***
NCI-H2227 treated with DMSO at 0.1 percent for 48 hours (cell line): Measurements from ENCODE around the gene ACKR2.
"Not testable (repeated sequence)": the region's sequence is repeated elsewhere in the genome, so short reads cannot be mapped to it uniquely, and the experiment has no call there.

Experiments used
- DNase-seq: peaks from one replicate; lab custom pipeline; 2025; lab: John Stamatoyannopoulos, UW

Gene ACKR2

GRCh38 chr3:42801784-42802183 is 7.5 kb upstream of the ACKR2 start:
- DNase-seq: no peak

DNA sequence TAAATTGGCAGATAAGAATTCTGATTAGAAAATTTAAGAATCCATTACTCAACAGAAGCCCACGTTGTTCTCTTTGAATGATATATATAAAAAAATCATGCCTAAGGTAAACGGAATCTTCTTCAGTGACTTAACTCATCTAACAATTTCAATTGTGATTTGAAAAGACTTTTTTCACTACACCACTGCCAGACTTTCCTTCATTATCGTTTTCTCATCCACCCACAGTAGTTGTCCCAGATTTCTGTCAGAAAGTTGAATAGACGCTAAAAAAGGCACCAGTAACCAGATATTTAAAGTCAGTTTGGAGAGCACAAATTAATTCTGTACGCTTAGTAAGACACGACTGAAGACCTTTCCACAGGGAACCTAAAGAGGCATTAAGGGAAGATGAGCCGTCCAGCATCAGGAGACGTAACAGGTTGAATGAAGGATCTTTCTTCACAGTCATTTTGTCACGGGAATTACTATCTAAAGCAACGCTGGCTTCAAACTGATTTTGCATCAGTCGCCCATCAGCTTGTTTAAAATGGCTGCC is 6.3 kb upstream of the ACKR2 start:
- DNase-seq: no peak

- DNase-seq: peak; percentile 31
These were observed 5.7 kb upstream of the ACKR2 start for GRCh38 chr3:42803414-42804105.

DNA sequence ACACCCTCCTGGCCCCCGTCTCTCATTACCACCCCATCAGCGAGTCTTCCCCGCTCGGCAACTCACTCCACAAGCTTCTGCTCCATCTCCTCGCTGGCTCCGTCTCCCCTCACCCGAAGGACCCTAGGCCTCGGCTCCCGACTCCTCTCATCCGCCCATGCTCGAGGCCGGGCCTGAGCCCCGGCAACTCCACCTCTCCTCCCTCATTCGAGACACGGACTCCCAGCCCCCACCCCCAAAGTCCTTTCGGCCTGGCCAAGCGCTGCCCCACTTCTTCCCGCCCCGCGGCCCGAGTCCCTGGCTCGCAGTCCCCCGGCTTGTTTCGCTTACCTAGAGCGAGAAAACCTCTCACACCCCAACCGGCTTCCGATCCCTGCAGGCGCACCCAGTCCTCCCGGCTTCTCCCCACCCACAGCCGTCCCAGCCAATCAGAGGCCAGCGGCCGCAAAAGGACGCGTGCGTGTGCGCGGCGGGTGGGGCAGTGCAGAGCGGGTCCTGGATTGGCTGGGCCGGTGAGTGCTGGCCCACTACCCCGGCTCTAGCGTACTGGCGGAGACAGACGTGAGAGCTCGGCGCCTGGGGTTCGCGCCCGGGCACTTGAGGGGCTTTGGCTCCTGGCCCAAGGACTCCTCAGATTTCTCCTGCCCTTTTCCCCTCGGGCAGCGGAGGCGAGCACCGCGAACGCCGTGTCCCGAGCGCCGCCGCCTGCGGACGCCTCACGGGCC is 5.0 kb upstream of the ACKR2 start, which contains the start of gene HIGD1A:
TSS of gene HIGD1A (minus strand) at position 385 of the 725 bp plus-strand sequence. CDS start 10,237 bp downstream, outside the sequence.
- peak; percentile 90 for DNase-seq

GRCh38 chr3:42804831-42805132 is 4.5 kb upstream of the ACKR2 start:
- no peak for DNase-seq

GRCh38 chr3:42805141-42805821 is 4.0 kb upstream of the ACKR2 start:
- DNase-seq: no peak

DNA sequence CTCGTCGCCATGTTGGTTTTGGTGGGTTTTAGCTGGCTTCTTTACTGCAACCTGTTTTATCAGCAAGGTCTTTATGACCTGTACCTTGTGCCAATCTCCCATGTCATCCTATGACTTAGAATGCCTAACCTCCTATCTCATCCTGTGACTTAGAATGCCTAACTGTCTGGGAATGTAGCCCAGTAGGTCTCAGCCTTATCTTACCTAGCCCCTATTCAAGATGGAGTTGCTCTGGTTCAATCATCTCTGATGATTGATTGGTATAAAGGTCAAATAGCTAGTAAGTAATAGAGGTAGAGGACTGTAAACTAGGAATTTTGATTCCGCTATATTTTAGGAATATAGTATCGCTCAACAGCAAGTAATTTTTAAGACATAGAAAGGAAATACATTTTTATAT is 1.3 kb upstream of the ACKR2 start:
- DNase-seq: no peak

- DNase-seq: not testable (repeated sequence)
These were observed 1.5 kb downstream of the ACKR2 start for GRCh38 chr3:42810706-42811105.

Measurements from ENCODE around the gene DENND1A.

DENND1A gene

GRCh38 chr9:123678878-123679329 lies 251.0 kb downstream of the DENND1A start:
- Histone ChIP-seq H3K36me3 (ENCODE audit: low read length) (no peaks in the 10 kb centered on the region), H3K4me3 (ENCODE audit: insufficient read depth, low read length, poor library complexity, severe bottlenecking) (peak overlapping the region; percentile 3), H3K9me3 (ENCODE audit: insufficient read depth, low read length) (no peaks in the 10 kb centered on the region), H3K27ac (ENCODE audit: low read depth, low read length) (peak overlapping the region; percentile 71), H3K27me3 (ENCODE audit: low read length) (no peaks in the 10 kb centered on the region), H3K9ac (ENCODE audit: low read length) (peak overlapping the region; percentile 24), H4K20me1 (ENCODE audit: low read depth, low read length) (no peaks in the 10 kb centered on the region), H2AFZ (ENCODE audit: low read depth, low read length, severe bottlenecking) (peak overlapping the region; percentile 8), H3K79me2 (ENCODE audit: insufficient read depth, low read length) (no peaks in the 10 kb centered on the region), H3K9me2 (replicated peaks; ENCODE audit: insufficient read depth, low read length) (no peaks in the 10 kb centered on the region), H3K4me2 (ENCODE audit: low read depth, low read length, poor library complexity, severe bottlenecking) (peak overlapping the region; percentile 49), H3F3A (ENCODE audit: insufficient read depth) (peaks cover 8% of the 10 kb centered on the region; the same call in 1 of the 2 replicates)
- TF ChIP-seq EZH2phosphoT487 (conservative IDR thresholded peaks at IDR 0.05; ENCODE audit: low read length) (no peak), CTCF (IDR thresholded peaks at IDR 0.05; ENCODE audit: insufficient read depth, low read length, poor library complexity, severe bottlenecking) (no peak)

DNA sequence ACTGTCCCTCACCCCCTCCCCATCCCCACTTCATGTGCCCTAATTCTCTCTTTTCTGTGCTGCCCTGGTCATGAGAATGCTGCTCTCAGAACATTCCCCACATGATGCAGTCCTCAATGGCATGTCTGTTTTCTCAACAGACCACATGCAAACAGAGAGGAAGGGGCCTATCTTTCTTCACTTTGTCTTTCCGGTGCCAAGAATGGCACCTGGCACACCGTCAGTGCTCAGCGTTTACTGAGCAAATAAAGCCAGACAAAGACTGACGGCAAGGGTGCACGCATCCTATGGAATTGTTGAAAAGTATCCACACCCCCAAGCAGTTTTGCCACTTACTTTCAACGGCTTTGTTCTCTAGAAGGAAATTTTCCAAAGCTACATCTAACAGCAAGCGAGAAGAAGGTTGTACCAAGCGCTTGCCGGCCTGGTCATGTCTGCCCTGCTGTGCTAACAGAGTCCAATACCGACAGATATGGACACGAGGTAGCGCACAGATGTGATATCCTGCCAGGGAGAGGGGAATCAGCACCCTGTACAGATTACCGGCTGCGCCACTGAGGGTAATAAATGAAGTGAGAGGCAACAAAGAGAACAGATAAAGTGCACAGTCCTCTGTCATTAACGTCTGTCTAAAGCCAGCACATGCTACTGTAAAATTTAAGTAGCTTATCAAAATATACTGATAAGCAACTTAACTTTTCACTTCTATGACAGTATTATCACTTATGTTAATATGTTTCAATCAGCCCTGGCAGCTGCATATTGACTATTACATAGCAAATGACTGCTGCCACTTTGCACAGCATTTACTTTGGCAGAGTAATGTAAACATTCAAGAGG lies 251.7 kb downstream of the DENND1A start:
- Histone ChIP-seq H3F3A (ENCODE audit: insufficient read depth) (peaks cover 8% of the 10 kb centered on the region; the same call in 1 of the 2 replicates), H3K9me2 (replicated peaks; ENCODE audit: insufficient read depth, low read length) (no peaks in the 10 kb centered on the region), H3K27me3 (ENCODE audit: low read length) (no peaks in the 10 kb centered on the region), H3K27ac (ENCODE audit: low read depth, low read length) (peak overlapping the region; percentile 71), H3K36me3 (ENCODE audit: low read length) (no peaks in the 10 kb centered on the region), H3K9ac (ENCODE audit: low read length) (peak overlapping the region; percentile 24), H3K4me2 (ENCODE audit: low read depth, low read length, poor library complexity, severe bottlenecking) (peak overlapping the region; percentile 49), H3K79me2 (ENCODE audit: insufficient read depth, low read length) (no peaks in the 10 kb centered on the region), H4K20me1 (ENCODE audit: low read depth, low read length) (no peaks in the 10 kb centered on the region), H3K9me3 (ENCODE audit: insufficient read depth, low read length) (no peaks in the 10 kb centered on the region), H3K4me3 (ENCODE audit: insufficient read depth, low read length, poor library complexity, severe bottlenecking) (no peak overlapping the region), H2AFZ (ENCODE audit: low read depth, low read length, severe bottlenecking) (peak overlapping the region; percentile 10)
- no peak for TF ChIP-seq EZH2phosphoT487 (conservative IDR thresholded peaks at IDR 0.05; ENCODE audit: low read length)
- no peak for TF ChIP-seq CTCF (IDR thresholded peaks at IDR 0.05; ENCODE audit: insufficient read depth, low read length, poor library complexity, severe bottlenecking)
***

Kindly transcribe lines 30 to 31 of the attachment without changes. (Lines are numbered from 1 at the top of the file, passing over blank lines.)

- no peak for TF ChIP-seq EZH2phosphoT487 (conservative IDR thresholded peaks at IDR 0.05; ENCODE audit: low read length)
- no peak for TF ChIP-seq CTCF (IDR thresholded peaks at IDR 0.05; ENCODE audit: insufficient read depth, low read length, poor library complexity, severe bottlenecking)